Gunners on board U.S. battleship New York loading 5-inch gun


Gunners on board U.S. battleship New York loading 5-inch gun


The New York at the opening of the present war was one of the battleships of the Atlantic Fleet in charge of Admiral Henry T. Mayo and was in the outer line of defense. This battleship was built in 1911 at a cost of $6,400,-o8o. It has a displacement of 27,000 tons, a speed of 21 knots, and an armament of 10 14-inch and 21 5-inch guns, and 4 torpedo tubes. It carries 55 officers and 970 men. The 14-inch guns are of course more powerful than the 5-inch ones. The barrel of one of these large guns weighs 64 tons. If a wagon could be built strong enough to hold the gun, it would take 6o horses to haul it. The gun is 4 feet across its big end and 2 feet across the little end. The barrel is 52 1/2 feet long and its walls are 17 inches thick. It can shoot a shell weighing 1,400 pounds a distance almost equal to that across the English Channel. The cost of each firing is. $780.00. It requires 370 pounds of smokeless powder for each shell. In the picture you see a gun crew firing one of the 5-inch guns of the New York. This gun takes a 60-pound shell and a powder charge of about 20 pounds. The crew works with regularity and precision, each man having his own particular work to do. The trainer stands with eye at the telescope sight. The plugman opens and closes the breach. The loaders swing in the shell and powder charge. The sight-setter wears a telephone headpiece and gets orders as to range and direction from the spotter aloft. Every few seconds the crack of the gun can be heard as it discharges its shell.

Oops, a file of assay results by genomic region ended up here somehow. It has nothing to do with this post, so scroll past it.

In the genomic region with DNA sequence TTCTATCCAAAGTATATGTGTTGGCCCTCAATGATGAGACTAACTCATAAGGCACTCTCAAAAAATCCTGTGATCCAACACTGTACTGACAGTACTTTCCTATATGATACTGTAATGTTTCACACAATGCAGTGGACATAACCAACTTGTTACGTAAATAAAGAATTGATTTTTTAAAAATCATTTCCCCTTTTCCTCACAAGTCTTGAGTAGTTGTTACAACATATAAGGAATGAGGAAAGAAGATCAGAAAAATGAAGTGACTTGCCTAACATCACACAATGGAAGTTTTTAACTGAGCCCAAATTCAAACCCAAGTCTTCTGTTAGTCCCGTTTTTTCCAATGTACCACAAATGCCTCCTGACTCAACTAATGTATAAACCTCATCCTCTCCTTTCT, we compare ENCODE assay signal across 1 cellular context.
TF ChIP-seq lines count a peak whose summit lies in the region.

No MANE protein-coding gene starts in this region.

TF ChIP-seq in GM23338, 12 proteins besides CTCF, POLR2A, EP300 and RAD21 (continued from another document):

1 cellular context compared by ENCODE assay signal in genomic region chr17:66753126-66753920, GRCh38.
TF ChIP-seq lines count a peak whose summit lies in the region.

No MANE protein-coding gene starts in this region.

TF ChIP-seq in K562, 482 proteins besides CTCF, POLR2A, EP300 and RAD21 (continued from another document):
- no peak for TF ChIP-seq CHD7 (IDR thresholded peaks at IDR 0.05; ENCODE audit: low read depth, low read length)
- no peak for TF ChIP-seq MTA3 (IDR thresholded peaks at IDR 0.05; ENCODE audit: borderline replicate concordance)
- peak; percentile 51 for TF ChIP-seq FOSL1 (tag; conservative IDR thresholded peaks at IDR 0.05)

1 stereograph : b&w
1 gelatine silver print stereograph (8 x 15 cm) mounted on card (9 x 18 cm)


Copyright. The Keystone View Company
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World War through the stereoscope

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Keystone View Company, “Gunners on board U.S. battleship New York loading 5-inch gun,” Monash Collections Online, accessed July 22, 2024,

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